A first-time traveler recently contacted me with difficulties on her first assignment. When she began to describe some of the problems she was encountering, I began to see where she might have made some better choices for a first contract.
The first thing she mentioned was that it was a “float” position. In case you happen to be unfamiliar with the term, this simply means that you are required to work in different units during your contract. If you are in a large hospital setting for example, a critical care float position might entail working your shift in the ICU, CCU, SICU, or even the ER. If you are contracted for a “general float” position, depending on your experience, you might be required to float to all the aforementioned units, and additionally, telemetry or medical-surgical floors.
While some travelers enjoy the opportunity to work in several different areas, and often receive higher pay in such a position, I often discourage new travelers from taking an assignment where they will float extensively. This is due to the unique challenges that these positions involve.
When you are contracted for a float position, you simply fill the needs that the hospital has for the shift. This means that if you work three 12-hour shifts a week, you could find yourself working in three or more different units that week. While some travelers like the constant change of venue, it can be hard on the first-time traveler who is just beginning their career.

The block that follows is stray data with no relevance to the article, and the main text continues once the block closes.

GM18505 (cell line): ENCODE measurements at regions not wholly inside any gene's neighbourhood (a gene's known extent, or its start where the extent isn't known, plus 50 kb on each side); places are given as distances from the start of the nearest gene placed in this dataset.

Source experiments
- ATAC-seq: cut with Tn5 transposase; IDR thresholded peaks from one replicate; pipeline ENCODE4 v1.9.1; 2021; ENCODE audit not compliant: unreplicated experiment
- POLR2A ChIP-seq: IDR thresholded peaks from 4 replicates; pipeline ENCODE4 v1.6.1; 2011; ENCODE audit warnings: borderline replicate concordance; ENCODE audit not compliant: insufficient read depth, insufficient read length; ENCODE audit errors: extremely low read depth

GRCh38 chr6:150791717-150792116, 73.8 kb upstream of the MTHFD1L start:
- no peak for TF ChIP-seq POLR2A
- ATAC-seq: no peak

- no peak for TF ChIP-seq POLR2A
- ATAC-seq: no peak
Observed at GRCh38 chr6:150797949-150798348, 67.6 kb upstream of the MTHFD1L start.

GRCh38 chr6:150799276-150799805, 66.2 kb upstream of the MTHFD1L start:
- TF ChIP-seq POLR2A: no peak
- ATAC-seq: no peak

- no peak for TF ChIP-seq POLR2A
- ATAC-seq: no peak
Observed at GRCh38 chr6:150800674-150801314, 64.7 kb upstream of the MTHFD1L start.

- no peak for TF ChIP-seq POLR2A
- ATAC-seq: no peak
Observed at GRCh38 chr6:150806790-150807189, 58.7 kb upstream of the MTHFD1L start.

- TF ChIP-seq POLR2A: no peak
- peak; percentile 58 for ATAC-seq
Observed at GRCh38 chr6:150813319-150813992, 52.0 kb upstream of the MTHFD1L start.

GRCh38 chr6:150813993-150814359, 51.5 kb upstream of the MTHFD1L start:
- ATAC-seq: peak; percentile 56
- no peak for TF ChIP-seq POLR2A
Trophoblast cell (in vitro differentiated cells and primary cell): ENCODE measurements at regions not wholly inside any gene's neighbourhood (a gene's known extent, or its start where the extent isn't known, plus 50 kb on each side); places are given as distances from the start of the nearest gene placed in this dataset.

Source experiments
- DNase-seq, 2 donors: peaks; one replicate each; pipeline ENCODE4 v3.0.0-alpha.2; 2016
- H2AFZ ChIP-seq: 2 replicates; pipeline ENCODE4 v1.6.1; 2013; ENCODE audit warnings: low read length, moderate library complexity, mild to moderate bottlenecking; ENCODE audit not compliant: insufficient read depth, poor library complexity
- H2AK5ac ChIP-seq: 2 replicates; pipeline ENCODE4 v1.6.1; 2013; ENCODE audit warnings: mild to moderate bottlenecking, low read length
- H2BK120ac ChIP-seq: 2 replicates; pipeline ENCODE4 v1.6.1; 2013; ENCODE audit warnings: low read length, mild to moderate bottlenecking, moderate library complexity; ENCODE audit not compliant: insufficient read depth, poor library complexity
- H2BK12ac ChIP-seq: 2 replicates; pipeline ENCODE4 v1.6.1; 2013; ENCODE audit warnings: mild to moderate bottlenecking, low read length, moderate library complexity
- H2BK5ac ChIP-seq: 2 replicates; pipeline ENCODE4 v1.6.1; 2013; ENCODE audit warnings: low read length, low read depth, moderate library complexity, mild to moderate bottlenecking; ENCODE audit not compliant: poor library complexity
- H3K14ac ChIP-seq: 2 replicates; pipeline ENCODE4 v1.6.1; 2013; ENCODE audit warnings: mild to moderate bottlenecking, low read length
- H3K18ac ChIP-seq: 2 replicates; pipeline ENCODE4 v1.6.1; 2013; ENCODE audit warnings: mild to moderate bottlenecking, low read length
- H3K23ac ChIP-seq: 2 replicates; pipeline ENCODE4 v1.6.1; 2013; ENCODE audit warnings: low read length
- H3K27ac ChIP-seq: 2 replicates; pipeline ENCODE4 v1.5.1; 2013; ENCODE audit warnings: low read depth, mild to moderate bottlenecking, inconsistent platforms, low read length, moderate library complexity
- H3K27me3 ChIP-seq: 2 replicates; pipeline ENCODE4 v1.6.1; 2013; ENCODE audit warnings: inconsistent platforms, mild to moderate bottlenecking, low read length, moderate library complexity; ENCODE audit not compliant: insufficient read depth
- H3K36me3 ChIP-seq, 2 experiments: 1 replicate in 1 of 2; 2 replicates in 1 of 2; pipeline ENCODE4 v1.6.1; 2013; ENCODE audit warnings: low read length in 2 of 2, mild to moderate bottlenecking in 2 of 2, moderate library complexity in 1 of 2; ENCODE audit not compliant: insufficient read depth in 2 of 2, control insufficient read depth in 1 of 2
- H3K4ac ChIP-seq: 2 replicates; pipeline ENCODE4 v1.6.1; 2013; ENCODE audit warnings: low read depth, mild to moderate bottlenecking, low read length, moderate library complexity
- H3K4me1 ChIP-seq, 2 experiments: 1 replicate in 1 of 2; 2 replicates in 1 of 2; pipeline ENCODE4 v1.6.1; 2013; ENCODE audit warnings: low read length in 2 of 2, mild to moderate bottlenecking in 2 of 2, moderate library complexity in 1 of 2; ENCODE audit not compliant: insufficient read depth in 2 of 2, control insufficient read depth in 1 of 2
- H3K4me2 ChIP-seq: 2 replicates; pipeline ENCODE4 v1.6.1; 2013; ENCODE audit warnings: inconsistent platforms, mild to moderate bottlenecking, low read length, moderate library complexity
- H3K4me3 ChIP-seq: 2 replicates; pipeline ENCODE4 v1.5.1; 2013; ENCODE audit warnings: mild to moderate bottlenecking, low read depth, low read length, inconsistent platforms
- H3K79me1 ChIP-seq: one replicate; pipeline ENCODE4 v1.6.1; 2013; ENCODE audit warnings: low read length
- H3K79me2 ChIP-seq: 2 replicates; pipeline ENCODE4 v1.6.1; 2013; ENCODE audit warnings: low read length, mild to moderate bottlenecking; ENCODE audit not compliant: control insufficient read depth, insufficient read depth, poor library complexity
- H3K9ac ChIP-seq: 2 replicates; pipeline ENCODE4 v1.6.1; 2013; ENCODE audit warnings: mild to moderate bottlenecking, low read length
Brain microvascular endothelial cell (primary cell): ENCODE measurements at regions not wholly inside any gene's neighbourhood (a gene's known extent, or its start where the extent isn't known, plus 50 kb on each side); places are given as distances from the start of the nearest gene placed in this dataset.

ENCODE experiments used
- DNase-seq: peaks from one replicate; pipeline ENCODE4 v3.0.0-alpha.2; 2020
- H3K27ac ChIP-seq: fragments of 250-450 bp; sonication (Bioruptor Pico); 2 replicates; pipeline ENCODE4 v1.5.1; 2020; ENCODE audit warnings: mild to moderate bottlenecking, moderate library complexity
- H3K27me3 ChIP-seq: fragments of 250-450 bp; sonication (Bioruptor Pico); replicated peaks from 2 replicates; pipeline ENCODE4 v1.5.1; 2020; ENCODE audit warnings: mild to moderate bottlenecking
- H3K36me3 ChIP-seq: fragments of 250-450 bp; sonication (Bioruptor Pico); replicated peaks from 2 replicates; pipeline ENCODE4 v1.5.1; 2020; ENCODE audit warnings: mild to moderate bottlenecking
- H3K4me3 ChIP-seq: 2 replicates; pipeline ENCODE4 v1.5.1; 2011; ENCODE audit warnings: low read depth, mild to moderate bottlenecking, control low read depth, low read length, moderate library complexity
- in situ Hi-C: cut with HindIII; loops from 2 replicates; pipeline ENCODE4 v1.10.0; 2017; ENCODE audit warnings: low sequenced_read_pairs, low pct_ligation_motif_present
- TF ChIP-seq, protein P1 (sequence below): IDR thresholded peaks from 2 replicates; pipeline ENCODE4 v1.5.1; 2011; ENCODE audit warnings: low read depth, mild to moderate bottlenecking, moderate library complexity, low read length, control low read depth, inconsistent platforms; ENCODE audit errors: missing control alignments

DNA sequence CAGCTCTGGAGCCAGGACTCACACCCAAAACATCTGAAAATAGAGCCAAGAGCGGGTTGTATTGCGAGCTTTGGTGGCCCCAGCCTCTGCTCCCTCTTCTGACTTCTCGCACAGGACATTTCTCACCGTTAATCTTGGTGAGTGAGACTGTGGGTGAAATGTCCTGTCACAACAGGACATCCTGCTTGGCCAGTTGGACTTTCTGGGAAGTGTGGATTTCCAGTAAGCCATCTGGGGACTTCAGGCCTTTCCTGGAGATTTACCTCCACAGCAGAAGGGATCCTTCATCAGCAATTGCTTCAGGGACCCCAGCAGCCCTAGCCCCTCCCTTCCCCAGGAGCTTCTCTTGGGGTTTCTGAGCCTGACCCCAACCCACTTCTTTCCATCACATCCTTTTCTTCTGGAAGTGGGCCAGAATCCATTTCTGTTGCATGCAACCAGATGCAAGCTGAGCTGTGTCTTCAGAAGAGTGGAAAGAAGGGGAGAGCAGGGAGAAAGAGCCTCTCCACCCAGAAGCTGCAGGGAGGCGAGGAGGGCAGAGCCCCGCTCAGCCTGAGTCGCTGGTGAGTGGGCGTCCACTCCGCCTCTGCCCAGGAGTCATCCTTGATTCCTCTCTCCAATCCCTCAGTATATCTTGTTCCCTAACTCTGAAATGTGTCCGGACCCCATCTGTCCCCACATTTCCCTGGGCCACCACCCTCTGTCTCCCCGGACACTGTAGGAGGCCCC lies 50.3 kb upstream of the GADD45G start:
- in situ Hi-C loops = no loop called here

One reason for this is the need to function very independently. A nurse that only has experience working in a single unit might find it hard to develop relationships with staff members when you only work with them on an infrequent basis. Again, while there are travelers that enjoy rotating from unit to unit to break the monotony, I personally always like to have a “home” when I travel and working in one unit can certainly help you develop a sense of belonging.
Another issue, where I see new travelers run into difficulty, is when the assignment taken is an area of the country that was not among their top choices. This is a little hard for me to understand since my only reason for traveling is to see an area of the country that I choose. Sure, I have been in the position where I needed to take an assignment to keep the money coming in, but I have always managed to find a contract somewhere near a desired location.
One piece of advice I constantly give to new travelers is to take an assignment in a location where you would consider taking a vacation. I followed this very advice myself, fifteen years ago, when I took my first travel assignment in Hawaii. Ideally, I would like to see travelers take two or three assignments in locations where all they do is have fun on their days off.
Choosing a first travel nursing assignment can be a daunting task. But, by making a good first choice, you give yourself a chance to fall in love with the profession of travel nursing. After that, you can challenge yourself with some of the harder contracts.